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Carbohydr Polym. 2015 Mar 30;119:85-100. doi: 10.1016/j.carbpol.2014.11.029. Epub 2014 Nov 20.

Application of inulin in cheese as prebiotic, fat replacer and texturizer: a review.

Author information

1
Department of Food Science, College of Agriculture, Sanandaj Branch, Islamic Azad University, Sanandaj, Iran; Department of Food Science and Technology, Faculty of Agriculture, Tarbiat Modares University, P.O. Box 14115-336, Tehran, Iran. Electronic address: rzakarimi@gmail.com.
2
Department of Food Science and Technology, Faculty of Agriculture, Tarbiat Modares University, P.O. Box 14115-336, Tehran, Iran. Electronic address: azizit_m@modares.ac.ir.
3
School of Packaging, Michigan State University, East Lansing, MI 48824, USA. Electronic address: ghasemlo@msu.edu.
4
Department of Food Science, College of Agriculture, Sanandaj Branch, Islamic Azad University, Sanandaj, Iran; Department of Food Science and Technology, Ferdowsi University of Mashhad, Mashhad, Iran. Electronic address: moharam.vaziri@gmail.com.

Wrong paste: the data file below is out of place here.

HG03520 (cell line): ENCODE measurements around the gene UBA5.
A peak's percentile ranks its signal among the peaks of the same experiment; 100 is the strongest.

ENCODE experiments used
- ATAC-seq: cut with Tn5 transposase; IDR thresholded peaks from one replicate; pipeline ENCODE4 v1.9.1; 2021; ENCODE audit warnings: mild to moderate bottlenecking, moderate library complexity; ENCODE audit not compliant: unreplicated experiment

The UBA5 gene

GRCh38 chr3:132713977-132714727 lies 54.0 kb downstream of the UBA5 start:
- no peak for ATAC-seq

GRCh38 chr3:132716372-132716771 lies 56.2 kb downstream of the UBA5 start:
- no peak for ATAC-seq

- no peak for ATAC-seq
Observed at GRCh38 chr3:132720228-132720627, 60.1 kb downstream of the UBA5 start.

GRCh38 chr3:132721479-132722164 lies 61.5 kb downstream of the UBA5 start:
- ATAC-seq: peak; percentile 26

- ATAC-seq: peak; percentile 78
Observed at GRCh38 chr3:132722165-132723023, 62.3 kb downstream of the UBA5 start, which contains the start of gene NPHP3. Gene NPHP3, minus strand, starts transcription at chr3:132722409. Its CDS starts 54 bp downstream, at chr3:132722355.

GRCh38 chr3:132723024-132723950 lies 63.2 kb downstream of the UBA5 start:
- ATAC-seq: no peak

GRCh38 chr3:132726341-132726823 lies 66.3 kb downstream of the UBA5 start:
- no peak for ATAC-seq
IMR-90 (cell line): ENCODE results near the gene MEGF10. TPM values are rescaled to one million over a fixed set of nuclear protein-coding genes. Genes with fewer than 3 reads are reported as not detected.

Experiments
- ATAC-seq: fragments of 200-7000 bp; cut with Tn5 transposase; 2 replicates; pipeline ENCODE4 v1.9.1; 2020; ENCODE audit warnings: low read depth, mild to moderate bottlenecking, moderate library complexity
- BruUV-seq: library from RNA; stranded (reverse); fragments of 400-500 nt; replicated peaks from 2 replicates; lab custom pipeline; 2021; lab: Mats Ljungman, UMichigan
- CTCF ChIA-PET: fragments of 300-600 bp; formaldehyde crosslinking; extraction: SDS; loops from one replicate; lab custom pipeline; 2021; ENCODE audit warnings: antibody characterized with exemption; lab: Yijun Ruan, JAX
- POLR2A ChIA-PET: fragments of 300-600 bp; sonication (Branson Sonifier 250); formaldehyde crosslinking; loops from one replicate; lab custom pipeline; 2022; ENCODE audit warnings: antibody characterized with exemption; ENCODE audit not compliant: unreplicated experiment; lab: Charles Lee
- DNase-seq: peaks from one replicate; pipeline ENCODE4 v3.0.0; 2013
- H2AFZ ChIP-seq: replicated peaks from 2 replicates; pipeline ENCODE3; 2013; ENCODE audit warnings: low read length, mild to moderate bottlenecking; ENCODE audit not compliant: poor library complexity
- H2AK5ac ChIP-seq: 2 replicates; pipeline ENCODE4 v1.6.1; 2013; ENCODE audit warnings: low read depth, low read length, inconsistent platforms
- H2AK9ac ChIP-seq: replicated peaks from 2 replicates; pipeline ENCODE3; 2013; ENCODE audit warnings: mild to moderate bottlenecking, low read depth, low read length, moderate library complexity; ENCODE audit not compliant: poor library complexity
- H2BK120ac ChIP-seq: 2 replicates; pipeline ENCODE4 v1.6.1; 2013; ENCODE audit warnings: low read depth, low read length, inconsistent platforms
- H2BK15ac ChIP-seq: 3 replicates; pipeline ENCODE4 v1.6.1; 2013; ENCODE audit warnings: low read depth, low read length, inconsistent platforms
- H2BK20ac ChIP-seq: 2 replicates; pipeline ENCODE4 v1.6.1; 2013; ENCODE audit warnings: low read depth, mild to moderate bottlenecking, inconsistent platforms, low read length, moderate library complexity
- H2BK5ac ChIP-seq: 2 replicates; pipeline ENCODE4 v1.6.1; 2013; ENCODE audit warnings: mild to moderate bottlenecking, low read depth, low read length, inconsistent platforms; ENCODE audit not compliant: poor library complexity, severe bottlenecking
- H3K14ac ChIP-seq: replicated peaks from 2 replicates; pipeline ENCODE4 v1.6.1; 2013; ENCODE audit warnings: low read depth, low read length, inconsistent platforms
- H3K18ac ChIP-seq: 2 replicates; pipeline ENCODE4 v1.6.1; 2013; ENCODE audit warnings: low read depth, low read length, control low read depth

Abstract

Inulin is a food ingredient that belongs to a class of carbohydrates known as fructans. Nutritionally it has functional properties and health-promoting effects that include reduced calorie value, dietary fiber and prebiotic effects. Inulin is increasingly used in industrially processed dairy and non-dairy products because it is a bulking agent for use in fat replacement, textural modification and organoleptic improvement. Addition of inulin to different kinds of cheese can be beneficial in the manufacture of a reduced- or low-fat, texturized, symbiotic product. This paper gives an overview of some aspects of the microstructural, textural, rheological, prebiotic and sensorial effects of inulin incorporated in cheese as fat replacer, prebiotic and texture modifier.

KEYWORDS:

Carbohydrate; Inulin; Prebiotic; Sensory evaluation

PMID:
25563948
DOI:
10.1016/j.carbpol.2014.11.029
[Indexed for MEDLINE]

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